Mykhal Young was practicing science at NYU years before he enrolled as a student here. As a high school sophomore, the Brooklyn native took part in the Applied Research Innovations in Science and Engineering (ARISE) initiative. ARISE is an NYU Tandon School of Engineering summer program for high school students who have an interest in science, technology, engineering, and mathematics. Mykhal spent five weeks conducting hands-on research in a developmental genomics lab—hardly the typical summer gig for a teenager. This experience nurtured his interest in research, as did a high school epidemiology class. “My teacher played a critical role in the development of my love of infectious diseases and health care in general,” says Mykhal. “If not for her wisdom and enthusiasm, I don’t think I’d be where I am today.”
After testing the waters in the world of research as part of ARISE, Mykhal dove in headfirst. “NYU is a renowned institution dedicated to research. Nothing attracted me more than the opportunity to be part of a school dedicated to scientific progress,” he says. Now, Mykhal is a senior majoring in Global Public Health and Science with a concentration in biology.
Tailored Support Paves the Way for Success
Mykhalʼs membership in the Science Technology Engineering and Math (STEM) Program, formerly known as the Collegiate Science and Technology Entry Program, shaped his undergraduate experience at NYU. This program provides tailored support, such as mentoring, tutoring, and financial counseling, to traditionally underserved and minority students. According to Mykhal, it does much more. “STEM is not just a program that advocates and exemplifies equity for minorities. It also allows such communities to come together as peers who are there for one another,” says Mykhal. “Serving as both an academically enriching and socially immersive program, STEM provided me with the means to manage a stage in my life that felt daunting.”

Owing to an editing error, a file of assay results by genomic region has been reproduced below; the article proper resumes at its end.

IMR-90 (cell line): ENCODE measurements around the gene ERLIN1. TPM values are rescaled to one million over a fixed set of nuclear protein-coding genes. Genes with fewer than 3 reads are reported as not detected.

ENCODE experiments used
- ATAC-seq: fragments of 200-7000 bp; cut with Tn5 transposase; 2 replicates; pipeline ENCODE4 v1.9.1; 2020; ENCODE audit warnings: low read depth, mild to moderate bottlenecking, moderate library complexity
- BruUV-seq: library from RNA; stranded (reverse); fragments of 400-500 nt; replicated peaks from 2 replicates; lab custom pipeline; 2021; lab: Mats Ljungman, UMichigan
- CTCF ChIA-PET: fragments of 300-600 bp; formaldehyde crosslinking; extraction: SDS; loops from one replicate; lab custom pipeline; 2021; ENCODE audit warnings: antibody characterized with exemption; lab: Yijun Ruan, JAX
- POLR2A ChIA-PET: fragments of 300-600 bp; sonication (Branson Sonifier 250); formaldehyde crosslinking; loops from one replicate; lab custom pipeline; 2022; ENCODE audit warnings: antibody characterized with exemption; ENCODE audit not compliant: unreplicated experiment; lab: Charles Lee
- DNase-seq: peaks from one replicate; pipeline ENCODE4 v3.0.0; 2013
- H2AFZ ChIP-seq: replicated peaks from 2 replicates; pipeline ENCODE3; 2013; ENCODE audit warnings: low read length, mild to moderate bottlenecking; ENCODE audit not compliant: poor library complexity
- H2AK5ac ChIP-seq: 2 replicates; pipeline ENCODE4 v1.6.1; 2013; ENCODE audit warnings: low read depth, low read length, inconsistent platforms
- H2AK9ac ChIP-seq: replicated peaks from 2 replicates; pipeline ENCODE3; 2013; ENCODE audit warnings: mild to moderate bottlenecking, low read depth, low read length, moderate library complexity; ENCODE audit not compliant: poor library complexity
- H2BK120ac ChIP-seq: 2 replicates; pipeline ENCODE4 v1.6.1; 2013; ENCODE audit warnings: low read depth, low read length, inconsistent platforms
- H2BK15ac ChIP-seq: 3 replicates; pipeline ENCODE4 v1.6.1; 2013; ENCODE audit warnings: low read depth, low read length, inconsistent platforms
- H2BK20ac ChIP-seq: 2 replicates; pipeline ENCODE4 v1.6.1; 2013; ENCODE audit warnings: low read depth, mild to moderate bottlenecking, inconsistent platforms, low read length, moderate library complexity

Sinking His Teeth into Research
Through STEM’s Research Initiative, Mykhal worked as an undergraduate research fellow during his first two years at NYU. He helped develop biomaterials for restorative dentistry at the NYU College of Dentistry. This experience evolved into a research assistantship. As a research assistant, Mykhal investigates the chemical behavior of crown veneering materials by exposing them to different acidic substances. The process helps improve the look and resilience of tooth crowns to better mimic real teeth—advancements with the potential to impact the daily life of many. It’s delicate, time-sensitive, detail-intensive work, but Mykhal built a solid foundation through STEM. “The program taught me to always put my best foot forward without stretching myself too thin,” he shares.
New Investigations—and the Hope for New Answers
Mykhal is in his element when he’s absorbing new information. His favorite classes, such as Epidemiology, have “copious facts and vast details,” which reinforce his desire to keep learning. After graduation, he expects to pursue a higher public health degree and continue research in epidemiology, with a focus in infectious disease or sociology. Because of COVID-19, these fields have dominated the world spotlight in 2020—starkly emphasizing how interconnected our planet is. For Mykhal, that interconnectivity is part of the appeal. “I think about how even the most disparate subjects can be linked to other disciplines,” he says. “This offers a way to think of questions that could lead to new investigations.” And with new investigations, the hope for new answers, too.